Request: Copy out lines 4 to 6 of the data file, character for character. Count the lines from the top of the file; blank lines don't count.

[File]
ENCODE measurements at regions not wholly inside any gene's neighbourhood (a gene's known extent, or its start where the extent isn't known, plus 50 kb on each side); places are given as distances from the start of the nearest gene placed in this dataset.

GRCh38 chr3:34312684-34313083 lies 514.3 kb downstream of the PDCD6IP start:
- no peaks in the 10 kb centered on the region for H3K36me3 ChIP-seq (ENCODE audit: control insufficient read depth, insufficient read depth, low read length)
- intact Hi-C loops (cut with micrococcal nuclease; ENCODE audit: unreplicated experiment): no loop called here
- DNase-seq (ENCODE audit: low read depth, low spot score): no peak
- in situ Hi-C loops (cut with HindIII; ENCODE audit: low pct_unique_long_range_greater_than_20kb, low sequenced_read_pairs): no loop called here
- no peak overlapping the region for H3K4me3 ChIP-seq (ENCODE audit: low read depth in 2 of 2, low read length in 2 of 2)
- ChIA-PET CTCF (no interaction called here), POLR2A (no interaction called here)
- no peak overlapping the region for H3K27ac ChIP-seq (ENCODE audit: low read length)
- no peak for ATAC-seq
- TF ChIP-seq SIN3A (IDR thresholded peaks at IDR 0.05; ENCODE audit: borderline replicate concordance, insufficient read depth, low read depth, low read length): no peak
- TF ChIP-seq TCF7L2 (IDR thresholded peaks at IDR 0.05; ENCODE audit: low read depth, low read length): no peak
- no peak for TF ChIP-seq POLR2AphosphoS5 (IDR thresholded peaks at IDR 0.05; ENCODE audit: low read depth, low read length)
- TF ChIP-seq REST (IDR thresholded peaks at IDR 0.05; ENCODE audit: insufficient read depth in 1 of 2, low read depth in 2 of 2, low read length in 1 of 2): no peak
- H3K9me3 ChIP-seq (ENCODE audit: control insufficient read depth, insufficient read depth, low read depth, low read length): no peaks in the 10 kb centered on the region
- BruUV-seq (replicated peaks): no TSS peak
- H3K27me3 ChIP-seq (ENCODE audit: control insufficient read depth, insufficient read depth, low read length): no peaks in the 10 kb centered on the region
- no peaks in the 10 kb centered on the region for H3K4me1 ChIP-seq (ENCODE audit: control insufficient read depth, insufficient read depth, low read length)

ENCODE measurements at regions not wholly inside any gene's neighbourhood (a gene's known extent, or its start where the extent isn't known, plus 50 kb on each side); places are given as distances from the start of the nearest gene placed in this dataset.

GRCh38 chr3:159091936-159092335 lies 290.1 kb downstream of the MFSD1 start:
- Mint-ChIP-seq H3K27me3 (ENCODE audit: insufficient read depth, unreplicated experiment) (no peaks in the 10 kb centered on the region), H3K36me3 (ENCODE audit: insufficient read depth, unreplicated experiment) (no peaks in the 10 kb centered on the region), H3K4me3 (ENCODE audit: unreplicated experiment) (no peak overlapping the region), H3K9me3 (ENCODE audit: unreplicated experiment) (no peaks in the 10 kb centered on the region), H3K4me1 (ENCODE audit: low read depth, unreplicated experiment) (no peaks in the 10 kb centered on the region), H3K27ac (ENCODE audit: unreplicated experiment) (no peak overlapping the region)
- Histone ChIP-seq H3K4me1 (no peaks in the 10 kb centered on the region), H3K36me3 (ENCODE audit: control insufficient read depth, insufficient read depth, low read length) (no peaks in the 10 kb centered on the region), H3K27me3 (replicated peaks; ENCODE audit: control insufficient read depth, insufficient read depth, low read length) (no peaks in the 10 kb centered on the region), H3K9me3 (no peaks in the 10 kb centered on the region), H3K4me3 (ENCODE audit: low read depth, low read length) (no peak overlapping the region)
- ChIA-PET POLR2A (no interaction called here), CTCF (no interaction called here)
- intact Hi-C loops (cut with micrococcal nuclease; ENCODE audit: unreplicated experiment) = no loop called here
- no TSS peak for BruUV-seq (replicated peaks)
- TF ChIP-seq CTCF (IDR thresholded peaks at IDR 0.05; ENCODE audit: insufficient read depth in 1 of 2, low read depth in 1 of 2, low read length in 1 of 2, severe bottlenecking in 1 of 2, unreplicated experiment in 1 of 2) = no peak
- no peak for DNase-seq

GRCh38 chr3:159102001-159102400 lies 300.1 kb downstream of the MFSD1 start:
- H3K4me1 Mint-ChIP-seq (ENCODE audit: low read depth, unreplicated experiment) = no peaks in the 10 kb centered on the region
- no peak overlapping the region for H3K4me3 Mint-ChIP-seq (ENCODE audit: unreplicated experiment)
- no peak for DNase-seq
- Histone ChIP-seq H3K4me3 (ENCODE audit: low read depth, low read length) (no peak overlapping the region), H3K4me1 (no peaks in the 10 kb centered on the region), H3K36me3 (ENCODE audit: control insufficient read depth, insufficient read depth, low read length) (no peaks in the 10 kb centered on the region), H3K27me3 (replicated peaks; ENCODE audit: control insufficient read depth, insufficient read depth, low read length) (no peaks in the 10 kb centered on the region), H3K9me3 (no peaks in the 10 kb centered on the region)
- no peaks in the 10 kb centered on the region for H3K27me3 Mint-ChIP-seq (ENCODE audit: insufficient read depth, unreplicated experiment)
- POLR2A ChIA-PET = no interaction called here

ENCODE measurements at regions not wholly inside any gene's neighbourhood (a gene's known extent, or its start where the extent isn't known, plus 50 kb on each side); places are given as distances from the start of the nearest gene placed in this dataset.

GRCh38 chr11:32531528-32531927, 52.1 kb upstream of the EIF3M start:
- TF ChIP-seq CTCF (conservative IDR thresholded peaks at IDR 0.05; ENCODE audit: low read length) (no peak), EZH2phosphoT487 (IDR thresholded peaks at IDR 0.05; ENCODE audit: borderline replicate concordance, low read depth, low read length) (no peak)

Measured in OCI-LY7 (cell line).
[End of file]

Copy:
- intact Hi-C loops (cut with micrococcal nuclease; ENCODE audit: unreplicated experiment): no loop called here
- DNase-seq (ENCODE audit: low read depth, low spot score): no peak
- in situ Hi-C loops (cut with HindIII; ENCODE audit: low pct_unique_long_range_greater_than_20kb, low sequenced_read_pairs): no loop called here